‘The common understanding of Buddha’s teaching is that since ignorance turns the lives of deluded beings into suffering, we should eliminate our ignorance so we can reach nirvana. If we simply accept that teaching and devote our lives to the practice of eliminating our ignorance and egocentric desires, we will find that it’s impossible to do. Not only is it impossible, but it actually creates another cycle of samsara. This happens because the desire to become free from delusion or egocentricity is one of the causes of our delusion and egocentricity. And the idea that there is nirvana or samsara existing separately from each other is a basic dualistic illusion; the desire to escape from this side of existence and enter another side is another expression of egocentric desire.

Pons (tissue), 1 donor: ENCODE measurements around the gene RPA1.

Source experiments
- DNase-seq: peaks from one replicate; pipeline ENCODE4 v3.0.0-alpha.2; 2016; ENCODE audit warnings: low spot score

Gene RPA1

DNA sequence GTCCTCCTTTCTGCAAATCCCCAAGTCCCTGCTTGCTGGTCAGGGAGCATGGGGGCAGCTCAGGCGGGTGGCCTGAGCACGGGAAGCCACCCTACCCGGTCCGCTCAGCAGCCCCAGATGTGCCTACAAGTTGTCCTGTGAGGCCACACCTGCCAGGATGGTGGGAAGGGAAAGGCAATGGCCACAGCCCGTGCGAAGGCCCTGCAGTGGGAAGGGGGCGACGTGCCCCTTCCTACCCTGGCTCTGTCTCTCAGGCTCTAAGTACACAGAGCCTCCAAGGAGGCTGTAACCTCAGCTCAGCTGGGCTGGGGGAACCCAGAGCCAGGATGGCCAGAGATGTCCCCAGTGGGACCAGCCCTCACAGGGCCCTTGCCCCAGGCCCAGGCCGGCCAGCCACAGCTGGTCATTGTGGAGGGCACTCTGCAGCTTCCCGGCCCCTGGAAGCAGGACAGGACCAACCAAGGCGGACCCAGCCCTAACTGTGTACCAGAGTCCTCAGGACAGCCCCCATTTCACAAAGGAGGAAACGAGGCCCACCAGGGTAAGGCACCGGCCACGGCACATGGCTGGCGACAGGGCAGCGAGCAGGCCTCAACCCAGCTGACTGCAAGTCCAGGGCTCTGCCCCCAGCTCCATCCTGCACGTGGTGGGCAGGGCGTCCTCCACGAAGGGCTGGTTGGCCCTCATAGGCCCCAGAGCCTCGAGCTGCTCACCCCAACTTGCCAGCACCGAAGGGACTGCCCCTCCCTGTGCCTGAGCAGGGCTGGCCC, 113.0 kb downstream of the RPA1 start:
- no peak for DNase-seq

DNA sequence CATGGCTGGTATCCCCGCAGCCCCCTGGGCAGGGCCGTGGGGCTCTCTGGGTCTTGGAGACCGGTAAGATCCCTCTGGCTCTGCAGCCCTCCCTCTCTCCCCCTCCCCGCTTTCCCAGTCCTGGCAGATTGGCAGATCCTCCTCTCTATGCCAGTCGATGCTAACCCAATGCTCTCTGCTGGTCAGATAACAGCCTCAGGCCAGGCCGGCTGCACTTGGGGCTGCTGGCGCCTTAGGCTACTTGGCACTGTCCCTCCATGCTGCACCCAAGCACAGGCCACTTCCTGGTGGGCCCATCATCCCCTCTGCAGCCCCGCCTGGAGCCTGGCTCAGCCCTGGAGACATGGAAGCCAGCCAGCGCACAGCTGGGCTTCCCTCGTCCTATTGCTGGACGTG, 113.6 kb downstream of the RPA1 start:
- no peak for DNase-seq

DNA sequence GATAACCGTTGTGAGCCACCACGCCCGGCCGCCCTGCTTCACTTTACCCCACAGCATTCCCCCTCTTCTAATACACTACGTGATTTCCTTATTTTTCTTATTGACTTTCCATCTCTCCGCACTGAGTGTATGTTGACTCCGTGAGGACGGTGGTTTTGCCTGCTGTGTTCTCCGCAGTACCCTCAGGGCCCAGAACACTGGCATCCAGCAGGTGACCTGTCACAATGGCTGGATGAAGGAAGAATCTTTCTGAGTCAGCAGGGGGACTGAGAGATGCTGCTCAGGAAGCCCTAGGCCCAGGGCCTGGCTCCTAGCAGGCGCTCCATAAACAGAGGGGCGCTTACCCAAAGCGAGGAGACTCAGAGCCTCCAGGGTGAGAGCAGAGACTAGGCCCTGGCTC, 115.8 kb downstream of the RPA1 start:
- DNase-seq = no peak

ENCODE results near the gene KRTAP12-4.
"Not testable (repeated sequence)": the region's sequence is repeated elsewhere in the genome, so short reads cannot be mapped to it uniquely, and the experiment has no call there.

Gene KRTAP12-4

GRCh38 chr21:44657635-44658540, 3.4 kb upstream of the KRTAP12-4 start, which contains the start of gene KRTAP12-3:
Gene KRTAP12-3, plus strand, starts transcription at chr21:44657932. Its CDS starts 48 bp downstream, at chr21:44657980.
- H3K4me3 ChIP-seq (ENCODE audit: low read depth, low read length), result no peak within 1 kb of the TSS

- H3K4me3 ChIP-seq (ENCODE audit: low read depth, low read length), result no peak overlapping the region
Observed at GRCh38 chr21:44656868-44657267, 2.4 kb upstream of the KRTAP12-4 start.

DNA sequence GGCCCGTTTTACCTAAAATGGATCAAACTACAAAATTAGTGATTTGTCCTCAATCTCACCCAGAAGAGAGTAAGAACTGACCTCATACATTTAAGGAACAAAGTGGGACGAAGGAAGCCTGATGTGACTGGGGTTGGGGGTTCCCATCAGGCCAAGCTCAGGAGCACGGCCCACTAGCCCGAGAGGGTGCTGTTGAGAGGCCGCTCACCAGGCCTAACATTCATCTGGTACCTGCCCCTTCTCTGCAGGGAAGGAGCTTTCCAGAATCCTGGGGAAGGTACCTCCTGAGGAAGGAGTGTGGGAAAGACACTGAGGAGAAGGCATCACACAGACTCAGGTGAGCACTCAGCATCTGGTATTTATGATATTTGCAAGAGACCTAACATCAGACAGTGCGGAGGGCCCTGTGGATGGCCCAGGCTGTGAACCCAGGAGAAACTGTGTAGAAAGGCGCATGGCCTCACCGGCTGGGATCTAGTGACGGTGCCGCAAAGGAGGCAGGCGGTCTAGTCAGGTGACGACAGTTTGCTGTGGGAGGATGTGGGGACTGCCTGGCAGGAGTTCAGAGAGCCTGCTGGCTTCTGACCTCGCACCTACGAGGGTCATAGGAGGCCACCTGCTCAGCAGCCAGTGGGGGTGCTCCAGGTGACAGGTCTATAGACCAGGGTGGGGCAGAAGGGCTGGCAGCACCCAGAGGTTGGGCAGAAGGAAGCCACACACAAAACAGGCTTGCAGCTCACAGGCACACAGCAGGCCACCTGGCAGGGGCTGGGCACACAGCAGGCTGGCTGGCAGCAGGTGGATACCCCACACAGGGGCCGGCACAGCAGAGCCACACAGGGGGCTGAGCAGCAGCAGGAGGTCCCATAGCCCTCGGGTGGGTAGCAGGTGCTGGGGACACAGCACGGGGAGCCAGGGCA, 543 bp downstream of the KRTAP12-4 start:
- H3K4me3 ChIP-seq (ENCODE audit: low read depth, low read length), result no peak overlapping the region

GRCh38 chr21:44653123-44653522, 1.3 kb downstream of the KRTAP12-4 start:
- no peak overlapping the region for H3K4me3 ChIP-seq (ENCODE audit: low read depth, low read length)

When we are truly in nirvana we awaken to the fact that nirvana and samsara are not two separate things. This is what Mahayana Buddhism teaches, especially through the Prajna Paramita Sutras; it teaches that samsara and nirvana are one. If we don’t find nirvana within samsara, there is no place we can find nirvana. If we don’t find peacefulness within our busy daily lives, there is no place we can find peacefulness. This is why the Heart Sutra “negates” the Buddha’s teaching; it attempts to release us from dichotomies created in our thoughts. If we understand Buddha’s teaching with our common-sense, calculating way of thinking, we create another kind of samsara.’ (Realizing Genjokoan)
Shohaku starts this wonderful book by examining the Heart Sutra and the role it plays in informing the Genjokoan, and as usual, he manages to distill complex ideas into simple language. You could also read this as a modern commentary on this passage of Dogen.